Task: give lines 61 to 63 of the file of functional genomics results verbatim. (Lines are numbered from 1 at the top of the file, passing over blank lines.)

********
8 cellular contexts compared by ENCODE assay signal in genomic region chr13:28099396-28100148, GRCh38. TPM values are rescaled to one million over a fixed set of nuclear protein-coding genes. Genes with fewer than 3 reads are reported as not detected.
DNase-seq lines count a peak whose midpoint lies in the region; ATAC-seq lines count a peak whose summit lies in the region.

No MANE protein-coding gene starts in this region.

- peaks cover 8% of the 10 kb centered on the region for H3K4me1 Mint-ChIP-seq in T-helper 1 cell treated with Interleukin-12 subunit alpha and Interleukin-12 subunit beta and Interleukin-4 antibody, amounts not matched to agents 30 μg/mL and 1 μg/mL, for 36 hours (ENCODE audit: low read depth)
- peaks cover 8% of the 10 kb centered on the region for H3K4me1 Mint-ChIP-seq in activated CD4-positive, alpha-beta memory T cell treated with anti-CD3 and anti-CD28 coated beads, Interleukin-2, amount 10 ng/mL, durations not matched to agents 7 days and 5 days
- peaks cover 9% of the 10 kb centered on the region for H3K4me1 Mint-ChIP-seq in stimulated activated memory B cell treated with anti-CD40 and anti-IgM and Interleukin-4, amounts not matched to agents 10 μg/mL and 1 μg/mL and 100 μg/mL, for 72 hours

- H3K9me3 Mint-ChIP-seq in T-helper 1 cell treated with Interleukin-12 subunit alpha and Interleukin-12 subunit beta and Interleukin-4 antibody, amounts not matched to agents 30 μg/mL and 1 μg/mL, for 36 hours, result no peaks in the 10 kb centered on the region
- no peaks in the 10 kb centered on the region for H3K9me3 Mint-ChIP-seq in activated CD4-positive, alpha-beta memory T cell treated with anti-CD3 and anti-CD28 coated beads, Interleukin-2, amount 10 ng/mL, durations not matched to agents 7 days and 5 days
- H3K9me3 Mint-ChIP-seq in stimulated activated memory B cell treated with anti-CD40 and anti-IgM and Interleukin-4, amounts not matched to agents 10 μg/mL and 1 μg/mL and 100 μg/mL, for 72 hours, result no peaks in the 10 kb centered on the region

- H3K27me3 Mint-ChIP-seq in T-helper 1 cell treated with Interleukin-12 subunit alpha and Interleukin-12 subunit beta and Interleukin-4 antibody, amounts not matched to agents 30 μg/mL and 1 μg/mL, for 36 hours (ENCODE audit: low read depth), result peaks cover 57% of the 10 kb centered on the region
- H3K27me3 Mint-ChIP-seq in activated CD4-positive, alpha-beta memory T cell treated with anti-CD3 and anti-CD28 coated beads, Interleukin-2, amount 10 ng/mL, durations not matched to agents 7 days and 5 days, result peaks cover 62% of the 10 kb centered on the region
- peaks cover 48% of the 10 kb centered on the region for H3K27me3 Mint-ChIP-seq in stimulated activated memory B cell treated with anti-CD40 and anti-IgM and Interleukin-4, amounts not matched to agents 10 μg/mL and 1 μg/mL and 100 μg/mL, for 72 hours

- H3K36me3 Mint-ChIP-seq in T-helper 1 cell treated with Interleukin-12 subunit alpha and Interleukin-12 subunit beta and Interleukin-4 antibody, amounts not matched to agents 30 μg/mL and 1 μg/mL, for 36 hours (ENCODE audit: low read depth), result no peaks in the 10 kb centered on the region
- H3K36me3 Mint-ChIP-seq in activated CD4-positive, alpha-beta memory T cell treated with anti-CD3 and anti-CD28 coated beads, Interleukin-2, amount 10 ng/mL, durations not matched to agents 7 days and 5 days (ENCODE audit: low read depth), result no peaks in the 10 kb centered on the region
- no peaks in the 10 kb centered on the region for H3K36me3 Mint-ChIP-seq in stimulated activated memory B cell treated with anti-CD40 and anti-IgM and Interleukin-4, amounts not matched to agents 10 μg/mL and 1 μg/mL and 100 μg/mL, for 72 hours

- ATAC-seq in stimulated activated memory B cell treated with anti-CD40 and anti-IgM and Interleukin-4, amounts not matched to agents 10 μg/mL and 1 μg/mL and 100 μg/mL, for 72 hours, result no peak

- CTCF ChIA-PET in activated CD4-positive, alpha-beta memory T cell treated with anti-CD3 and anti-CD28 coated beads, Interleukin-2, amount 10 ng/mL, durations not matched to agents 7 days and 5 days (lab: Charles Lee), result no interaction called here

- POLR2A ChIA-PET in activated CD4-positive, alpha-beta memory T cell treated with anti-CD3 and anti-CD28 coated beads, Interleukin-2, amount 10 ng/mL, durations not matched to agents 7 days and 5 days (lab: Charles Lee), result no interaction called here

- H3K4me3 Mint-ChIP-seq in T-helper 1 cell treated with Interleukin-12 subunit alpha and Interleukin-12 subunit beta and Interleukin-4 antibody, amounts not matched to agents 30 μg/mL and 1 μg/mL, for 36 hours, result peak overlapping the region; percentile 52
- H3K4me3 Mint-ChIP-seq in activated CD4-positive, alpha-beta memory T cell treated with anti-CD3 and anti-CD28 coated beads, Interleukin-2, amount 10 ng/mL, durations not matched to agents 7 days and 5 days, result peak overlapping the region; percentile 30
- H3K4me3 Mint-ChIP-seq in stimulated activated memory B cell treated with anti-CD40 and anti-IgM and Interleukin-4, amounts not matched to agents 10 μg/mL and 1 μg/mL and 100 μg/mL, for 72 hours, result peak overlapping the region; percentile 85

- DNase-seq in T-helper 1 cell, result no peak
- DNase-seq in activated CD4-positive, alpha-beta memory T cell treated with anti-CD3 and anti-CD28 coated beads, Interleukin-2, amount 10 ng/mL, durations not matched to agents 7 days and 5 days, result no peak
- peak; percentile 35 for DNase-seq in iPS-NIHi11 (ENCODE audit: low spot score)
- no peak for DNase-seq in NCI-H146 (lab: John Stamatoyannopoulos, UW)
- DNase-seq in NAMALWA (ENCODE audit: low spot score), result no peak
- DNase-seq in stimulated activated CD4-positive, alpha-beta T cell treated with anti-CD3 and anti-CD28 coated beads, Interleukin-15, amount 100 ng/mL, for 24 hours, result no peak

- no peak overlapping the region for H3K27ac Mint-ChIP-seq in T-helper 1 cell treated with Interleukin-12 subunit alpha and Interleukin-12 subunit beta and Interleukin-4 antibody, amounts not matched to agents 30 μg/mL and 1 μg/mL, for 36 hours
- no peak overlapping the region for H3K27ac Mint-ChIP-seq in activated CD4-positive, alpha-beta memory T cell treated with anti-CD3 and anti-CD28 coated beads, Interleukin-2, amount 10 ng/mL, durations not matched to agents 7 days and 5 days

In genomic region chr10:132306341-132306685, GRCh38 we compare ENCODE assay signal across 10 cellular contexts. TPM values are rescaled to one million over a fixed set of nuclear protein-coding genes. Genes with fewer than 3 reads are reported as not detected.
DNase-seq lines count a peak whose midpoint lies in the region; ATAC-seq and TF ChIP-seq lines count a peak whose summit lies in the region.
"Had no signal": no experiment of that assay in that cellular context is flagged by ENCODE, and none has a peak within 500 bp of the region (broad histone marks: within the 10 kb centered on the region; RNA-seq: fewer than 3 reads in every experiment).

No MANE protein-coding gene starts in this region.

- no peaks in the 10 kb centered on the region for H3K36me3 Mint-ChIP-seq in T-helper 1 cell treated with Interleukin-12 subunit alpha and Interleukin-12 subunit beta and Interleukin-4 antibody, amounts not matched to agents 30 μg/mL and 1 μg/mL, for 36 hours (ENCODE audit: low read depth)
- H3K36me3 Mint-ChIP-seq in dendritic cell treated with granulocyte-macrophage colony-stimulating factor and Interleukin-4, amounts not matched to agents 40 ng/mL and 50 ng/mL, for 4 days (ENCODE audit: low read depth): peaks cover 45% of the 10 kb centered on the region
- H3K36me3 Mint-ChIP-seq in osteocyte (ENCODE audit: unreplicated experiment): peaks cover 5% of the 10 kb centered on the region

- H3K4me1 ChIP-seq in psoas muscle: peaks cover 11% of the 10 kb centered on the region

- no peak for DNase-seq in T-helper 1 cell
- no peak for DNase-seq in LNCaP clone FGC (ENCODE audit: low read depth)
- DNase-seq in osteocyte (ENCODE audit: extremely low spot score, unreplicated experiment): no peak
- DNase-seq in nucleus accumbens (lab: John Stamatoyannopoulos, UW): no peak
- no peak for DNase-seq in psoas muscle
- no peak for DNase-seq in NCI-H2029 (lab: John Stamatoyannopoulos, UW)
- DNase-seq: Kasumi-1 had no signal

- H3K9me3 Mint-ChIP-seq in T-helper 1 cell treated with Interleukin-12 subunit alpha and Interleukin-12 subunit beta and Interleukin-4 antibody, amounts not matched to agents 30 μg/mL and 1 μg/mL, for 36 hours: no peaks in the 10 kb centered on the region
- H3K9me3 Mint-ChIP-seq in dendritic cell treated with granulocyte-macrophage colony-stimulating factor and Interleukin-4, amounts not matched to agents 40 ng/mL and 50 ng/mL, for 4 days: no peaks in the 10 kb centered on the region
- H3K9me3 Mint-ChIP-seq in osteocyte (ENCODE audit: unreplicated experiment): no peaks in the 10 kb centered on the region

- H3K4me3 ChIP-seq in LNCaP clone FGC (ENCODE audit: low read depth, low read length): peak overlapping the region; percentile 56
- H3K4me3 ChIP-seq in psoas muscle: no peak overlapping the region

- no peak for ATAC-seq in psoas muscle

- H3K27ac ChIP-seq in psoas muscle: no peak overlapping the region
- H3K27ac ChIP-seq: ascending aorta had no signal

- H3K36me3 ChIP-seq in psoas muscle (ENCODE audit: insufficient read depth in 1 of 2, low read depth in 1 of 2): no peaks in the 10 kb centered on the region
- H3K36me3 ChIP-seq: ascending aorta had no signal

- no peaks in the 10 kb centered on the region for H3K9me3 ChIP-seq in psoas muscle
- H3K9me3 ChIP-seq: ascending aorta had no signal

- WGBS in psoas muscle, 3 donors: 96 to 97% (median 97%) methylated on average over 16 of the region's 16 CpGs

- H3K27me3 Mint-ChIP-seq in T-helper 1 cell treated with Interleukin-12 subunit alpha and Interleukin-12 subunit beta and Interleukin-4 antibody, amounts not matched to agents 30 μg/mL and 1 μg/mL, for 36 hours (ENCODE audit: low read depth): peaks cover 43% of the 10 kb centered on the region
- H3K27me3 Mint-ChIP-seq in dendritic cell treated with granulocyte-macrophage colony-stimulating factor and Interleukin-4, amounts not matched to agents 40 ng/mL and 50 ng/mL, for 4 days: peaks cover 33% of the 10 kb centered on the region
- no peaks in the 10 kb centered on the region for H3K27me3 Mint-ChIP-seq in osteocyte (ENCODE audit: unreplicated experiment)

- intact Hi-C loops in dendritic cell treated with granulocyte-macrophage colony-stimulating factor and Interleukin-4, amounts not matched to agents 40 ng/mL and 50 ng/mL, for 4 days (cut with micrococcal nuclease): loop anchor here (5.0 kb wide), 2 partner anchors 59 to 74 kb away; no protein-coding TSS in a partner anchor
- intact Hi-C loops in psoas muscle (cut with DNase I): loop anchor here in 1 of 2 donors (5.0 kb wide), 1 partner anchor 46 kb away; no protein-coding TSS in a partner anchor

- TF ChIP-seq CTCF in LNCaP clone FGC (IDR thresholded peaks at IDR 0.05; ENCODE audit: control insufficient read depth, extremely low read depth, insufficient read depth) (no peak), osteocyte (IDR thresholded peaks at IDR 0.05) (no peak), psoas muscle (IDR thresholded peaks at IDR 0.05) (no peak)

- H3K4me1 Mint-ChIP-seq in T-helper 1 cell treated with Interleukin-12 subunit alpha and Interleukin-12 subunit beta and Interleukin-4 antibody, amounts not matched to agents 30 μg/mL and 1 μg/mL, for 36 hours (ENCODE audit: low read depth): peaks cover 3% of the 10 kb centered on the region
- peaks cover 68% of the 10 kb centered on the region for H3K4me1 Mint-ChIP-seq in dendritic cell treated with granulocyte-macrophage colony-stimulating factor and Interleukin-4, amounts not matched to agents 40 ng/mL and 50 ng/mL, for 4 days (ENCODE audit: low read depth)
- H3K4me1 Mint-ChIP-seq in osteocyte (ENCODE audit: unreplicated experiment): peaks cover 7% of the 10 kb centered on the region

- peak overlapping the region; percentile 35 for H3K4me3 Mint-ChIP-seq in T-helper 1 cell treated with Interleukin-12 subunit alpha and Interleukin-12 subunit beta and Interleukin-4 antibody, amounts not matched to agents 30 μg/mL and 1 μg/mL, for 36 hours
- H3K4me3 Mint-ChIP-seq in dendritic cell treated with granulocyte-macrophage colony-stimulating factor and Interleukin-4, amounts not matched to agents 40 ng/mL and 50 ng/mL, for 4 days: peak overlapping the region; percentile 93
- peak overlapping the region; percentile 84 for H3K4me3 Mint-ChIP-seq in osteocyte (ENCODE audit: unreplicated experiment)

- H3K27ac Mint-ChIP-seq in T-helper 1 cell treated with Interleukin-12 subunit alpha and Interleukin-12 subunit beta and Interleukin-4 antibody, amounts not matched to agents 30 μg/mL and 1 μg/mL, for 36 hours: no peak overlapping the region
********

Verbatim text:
- intact Hi-C loops in dendritic cell treated with granulocyte-macrophage colony-stimulating factor and Interleukin-4, amounts not matched to agents 40 ng/mL and 50 ng/mL, for 4 days (cut with micrococcal nuclease): loop anchor here (5.0 kb wide), 2 partner anchors 59 to 74 kb away; no protein-coding TSS in a partner anchor
- intact Hi-C loops in psoas muscle (cut with DNase I): loop anchor here in 1 of 2 donors (5.0 kb wide), 1 partner anchor 46 kb away; no protein-coding TSS in a partner anchor

- TF ChIP-seq CTCF in LNCaP clone FGC (IDR thresholded peaks at IDR 0.05; ENCODE audit: control insufficient read depth, extremely low read depth, insufficient read depth) (no peak), osteocyte (IDR thresholded peaks at IDR 0.05) (no peak), psoas muscle (IDR thresholded peaks at IDR 0.05) (no peak)